To Be Told at Garish Sunset, Unapologetically
You are permitted,
and sometimes required, to mythologize your first love to create labyrinths of fingerprints
(whether your body was touched or not) and populate hearts with monsters to devour
the meaning of memory.
To understand this tale, you must hear mythic names—
innumerable, unpronounceable, interwoven— footnote figures in half-faded ink who create the universe before love snaps taut to sail your epic, hints of histories and prophecies promised for another night with a brighter fire or the right arrangement of stars or more rain.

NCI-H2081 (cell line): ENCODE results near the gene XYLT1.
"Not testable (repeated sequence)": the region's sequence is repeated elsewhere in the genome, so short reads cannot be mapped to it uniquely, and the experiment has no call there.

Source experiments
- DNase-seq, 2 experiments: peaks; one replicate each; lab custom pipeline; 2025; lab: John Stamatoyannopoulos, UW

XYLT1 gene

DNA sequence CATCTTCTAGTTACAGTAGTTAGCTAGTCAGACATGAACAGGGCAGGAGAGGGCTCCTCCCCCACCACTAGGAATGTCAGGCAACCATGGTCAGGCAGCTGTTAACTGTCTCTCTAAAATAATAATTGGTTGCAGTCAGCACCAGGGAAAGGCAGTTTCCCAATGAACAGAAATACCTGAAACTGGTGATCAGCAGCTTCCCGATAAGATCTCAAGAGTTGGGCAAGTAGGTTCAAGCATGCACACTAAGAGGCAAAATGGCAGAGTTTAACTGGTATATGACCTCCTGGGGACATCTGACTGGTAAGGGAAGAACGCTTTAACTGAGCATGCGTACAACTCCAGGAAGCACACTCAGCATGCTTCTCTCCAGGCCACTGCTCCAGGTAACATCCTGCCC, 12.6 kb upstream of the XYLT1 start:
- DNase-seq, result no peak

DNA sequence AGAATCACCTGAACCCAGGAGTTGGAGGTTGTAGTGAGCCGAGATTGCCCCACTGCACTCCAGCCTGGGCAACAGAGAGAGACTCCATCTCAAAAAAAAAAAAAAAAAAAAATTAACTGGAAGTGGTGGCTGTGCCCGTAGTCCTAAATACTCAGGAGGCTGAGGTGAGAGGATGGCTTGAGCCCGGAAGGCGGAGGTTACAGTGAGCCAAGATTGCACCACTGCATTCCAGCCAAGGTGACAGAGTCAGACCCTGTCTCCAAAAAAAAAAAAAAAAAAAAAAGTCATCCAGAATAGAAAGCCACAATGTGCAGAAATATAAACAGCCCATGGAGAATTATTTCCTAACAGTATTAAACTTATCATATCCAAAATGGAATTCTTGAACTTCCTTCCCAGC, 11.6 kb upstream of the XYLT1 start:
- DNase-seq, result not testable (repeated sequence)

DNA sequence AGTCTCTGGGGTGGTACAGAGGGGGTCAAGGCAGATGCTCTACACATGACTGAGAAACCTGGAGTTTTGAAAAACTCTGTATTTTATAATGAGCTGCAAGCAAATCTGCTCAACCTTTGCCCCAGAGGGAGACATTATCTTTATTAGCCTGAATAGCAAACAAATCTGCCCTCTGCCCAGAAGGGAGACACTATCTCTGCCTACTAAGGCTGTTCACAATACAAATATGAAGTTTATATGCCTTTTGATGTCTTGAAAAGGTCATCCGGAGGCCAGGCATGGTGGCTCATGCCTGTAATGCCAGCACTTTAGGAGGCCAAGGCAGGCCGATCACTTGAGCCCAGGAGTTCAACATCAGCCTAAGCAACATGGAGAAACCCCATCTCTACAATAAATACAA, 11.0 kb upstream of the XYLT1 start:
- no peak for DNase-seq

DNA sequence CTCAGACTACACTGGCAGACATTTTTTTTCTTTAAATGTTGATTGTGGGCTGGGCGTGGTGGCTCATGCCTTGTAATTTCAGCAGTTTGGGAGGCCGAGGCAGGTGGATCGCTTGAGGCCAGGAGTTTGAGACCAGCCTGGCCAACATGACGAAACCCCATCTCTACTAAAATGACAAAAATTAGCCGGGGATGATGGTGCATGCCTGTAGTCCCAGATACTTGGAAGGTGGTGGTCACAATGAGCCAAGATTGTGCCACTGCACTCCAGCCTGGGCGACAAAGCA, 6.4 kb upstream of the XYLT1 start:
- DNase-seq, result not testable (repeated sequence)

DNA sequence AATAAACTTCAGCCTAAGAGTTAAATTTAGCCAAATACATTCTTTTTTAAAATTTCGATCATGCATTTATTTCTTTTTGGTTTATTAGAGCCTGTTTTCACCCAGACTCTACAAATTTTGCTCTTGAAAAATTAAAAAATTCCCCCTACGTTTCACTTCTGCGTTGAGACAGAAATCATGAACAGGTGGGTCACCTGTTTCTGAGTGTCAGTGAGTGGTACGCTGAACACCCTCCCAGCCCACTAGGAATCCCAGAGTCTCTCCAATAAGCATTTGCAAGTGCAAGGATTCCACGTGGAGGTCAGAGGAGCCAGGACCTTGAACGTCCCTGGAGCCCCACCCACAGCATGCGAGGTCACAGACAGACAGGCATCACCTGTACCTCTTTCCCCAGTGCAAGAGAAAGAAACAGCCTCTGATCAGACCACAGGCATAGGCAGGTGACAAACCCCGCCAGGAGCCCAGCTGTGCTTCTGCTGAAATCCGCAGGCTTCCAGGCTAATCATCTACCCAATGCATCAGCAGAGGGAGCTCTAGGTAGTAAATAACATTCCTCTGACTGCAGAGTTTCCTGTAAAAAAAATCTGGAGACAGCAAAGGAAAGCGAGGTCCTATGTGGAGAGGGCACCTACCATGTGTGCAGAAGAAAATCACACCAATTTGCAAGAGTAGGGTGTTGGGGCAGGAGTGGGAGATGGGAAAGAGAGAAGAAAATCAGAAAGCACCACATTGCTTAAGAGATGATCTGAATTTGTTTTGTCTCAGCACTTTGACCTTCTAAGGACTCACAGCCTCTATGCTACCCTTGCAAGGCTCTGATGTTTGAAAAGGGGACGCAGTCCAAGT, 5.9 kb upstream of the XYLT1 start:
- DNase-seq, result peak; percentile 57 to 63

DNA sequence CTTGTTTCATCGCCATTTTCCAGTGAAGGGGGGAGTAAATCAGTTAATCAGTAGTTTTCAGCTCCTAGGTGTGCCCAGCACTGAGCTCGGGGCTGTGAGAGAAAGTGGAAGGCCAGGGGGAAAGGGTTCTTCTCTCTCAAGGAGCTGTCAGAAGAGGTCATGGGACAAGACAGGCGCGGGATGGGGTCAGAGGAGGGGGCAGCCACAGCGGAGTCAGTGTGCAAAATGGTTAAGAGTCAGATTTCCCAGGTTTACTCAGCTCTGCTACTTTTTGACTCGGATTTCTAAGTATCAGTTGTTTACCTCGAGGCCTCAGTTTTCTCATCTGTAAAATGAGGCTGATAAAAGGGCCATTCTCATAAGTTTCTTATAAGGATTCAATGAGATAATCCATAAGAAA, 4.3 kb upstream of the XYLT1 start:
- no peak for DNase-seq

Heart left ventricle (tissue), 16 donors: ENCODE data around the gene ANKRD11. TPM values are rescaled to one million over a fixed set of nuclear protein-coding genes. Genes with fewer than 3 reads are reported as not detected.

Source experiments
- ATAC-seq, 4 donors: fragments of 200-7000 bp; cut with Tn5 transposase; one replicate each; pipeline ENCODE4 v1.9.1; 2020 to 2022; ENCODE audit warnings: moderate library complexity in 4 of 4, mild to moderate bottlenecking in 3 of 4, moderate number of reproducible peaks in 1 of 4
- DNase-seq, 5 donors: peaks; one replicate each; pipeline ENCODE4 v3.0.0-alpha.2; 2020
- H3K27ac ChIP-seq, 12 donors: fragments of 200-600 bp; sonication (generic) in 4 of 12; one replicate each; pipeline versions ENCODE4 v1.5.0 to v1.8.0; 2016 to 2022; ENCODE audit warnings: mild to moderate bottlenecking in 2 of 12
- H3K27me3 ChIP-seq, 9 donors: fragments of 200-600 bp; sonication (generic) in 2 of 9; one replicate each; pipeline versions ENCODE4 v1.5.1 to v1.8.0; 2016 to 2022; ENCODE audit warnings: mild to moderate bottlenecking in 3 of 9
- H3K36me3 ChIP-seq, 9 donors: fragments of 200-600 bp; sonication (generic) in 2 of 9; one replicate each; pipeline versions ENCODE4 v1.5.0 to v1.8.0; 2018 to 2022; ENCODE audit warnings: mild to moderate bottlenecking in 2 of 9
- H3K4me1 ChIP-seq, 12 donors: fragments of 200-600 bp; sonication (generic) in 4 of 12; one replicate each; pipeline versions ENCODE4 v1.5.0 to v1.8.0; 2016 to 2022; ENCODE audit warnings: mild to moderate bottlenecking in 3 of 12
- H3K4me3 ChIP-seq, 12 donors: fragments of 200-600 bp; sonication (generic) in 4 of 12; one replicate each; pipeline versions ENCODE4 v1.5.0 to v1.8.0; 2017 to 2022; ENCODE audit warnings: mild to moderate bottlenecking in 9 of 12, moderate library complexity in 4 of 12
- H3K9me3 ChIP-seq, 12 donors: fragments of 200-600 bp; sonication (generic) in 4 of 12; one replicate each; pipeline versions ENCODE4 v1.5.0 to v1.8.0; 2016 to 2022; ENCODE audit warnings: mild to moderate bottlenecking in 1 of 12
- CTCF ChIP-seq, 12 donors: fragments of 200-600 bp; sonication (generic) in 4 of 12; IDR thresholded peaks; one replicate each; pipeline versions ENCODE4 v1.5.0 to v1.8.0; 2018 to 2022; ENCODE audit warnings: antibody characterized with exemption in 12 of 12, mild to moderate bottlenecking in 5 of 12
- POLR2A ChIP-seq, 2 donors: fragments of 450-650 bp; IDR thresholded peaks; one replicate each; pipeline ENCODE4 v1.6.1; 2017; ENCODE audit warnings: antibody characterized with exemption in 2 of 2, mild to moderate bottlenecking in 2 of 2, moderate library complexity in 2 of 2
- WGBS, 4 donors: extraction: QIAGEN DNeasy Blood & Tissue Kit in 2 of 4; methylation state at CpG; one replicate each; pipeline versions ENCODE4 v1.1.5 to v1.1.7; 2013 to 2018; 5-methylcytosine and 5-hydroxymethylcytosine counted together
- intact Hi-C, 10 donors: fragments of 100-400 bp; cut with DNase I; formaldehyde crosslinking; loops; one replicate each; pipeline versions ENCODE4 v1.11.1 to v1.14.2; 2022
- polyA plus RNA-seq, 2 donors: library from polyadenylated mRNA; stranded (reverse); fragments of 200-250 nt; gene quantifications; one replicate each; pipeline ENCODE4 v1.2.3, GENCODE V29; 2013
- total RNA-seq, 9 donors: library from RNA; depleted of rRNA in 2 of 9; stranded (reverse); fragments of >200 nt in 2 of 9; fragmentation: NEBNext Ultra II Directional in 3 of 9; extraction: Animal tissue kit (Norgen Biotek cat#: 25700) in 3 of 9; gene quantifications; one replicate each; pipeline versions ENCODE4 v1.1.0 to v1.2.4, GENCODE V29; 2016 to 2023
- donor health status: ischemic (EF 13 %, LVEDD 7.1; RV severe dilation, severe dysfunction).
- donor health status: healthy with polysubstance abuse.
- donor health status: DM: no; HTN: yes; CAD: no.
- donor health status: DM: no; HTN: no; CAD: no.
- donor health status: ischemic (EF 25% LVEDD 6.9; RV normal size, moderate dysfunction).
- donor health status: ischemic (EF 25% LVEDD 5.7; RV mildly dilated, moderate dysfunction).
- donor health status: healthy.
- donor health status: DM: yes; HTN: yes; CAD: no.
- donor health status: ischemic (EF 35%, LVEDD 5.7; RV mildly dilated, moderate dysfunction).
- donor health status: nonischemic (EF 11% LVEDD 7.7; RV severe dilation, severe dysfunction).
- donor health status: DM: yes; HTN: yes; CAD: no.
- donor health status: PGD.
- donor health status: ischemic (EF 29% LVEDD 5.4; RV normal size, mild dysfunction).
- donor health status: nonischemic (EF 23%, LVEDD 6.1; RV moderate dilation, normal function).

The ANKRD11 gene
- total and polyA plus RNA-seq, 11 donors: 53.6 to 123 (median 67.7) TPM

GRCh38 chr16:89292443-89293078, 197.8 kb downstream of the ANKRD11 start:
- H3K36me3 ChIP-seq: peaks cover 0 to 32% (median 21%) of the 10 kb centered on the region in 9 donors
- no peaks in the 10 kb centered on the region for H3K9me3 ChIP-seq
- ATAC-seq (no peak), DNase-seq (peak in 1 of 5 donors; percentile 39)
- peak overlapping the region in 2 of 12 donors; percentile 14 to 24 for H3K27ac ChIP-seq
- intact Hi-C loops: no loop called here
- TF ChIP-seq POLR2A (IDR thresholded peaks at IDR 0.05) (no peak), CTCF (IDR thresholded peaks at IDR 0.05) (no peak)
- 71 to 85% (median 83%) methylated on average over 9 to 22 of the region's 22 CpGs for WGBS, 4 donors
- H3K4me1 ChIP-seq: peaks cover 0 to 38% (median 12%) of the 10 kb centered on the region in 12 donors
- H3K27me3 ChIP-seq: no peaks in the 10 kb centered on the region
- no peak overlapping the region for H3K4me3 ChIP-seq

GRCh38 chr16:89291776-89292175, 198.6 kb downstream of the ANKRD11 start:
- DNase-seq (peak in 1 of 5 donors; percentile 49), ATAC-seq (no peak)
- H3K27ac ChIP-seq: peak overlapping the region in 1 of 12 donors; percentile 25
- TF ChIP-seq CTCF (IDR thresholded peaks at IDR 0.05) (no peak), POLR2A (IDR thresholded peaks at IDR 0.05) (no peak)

You may keep singing first love’s saga as if you were Ancient Greek/Norse/Egyptian/Celtic, reborn and sifting vestigial fragments from appropriated myths, as if you carried no cultural disconnect
to colour interpretation.
You may meet yourself amid decomposition, unearth an unnamed deity who defies worship but persists in metaphysics and narrative arcs as stubbornly non-linear
as every love that came after.